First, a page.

I am in debt of an explanation: why did I say that Justice Marshall's reading of the Massachusset's constitution doesn't fall under the label of juris prudentia?
The simplest explanation, true but too short, it is that she is ignorant: there can't be no prudence without learning.
On the other side, I could bore you with learned explanations of what was prudentia, in Latin, or phronesis, in Greek. But I'll spare you.
I'll ask: what's the use of learning, I mean, wide ranged erudition?
The answer is simple: to learn how to play.
Can you imagine a musician knowing just one score? And playing always that?
Simplifying, the beauty of music comes from the combination of seven notes, and all the variations and tranformations to which it lends itself. Just knowing the notes and the rules of their combination is not enough to become a musician. You must have learned many scores to know how to play.
Still, simple musical erudition is not enough. Exspecially if you need to be able to improvise, as in the jam sessions typical of American jazz. You need an extra factor, a sensibility for music, which can be cultivated but not taught by training in the rules underlying the scores.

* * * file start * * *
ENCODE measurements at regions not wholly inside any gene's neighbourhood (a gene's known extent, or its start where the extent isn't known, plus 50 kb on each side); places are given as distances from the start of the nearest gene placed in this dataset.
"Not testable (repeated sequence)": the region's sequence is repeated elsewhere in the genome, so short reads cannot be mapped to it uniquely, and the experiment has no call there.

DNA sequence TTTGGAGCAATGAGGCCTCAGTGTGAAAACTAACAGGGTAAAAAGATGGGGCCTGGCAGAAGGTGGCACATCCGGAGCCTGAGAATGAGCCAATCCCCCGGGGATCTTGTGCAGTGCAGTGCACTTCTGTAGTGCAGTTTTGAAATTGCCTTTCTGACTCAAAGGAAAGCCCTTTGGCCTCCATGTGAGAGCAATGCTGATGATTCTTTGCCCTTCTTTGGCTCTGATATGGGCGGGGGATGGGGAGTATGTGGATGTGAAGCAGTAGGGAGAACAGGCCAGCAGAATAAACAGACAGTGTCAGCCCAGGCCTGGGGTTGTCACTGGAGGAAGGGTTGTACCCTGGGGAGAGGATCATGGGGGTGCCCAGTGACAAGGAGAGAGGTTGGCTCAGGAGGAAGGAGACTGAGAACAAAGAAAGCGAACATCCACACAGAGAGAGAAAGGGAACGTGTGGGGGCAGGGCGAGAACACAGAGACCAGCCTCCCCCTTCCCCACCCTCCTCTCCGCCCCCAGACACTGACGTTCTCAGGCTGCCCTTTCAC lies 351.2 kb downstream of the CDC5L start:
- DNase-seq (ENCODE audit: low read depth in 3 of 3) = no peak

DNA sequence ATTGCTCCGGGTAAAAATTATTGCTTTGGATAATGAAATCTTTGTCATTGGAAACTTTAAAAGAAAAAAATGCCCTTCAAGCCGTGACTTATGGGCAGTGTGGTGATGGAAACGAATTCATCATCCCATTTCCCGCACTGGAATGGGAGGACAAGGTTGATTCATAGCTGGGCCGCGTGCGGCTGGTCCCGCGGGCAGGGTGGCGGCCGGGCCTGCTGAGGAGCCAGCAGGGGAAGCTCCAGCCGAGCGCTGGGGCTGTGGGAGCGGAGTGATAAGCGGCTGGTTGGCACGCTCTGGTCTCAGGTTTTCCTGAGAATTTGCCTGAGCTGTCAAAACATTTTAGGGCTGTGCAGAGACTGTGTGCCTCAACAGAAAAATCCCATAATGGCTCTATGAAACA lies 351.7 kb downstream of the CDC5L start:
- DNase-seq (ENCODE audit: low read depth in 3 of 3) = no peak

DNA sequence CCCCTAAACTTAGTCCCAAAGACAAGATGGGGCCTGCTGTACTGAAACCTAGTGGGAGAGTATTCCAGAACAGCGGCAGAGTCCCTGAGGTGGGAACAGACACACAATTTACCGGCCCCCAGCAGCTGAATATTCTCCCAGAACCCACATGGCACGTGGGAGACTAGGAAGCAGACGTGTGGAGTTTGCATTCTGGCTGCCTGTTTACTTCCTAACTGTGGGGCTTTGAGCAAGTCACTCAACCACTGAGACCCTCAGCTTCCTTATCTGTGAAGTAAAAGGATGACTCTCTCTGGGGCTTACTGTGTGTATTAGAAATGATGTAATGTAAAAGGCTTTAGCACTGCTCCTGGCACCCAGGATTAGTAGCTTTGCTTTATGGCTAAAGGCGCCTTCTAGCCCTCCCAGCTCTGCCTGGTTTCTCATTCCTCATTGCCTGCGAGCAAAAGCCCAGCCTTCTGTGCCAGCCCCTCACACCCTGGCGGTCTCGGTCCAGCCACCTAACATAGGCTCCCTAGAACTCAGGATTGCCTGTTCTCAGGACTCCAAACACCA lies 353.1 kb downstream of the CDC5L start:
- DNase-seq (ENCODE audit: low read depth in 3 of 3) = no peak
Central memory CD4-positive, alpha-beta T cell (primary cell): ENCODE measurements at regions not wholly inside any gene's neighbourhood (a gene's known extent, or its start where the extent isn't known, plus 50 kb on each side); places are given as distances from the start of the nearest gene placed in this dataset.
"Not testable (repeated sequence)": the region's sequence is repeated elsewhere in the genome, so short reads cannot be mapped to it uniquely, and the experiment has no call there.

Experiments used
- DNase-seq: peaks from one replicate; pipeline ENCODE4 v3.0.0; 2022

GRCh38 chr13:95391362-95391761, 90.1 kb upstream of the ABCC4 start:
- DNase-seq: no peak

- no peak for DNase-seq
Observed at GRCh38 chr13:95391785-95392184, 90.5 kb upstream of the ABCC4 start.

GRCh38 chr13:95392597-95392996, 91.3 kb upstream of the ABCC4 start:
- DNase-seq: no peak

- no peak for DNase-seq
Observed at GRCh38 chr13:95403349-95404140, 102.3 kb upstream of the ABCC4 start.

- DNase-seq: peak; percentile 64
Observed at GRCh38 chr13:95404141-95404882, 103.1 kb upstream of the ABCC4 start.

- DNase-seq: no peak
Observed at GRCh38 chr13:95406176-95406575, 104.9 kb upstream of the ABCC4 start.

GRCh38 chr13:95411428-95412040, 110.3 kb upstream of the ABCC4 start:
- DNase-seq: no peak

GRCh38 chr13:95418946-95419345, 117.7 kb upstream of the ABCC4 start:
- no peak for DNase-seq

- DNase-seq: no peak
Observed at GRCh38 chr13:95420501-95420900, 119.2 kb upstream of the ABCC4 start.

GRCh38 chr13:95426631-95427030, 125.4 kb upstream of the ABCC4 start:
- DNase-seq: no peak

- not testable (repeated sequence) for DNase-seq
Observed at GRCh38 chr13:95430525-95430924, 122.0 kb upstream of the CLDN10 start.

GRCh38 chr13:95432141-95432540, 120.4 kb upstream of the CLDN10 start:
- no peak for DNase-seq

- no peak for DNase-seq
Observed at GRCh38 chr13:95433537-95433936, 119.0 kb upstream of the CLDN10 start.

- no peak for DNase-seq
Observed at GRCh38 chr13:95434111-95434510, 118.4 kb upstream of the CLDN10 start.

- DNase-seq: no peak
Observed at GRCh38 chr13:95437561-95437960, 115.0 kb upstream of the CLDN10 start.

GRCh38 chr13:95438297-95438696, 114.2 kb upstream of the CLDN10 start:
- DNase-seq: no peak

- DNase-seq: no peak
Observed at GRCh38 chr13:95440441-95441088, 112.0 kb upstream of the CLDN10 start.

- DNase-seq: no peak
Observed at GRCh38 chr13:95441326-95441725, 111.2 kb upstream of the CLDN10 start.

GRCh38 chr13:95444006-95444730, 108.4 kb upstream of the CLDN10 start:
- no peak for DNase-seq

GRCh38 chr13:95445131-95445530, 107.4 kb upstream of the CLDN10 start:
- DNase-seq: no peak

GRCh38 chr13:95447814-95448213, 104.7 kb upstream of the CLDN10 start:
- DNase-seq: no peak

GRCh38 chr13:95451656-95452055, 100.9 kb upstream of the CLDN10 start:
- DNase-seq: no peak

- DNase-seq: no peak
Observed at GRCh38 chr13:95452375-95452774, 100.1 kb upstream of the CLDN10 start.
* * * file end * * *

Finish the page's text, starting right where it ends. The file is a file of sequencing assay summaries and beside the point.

You need musical intgelligence, to be music-wise, or, if I may say so, music-prudent.
I have no idea of Justice Marshall's legal erudition. But the sentence to which she gave her words sounded like coming from nowhere, just based on a definition of the elements of society and the law to rule their interaction. No precedents, no backgraound of variantions on the themes of social life. Of life, period.
After all, what else is required save to obey to the rules which the state makes, by way of legislators, or of judges taking their place if they think them too prone to grant people an intelligent understanding of what they want?
Who needs music, who needs all the stories of old which used to teach how to play life?
Who needs prudence?
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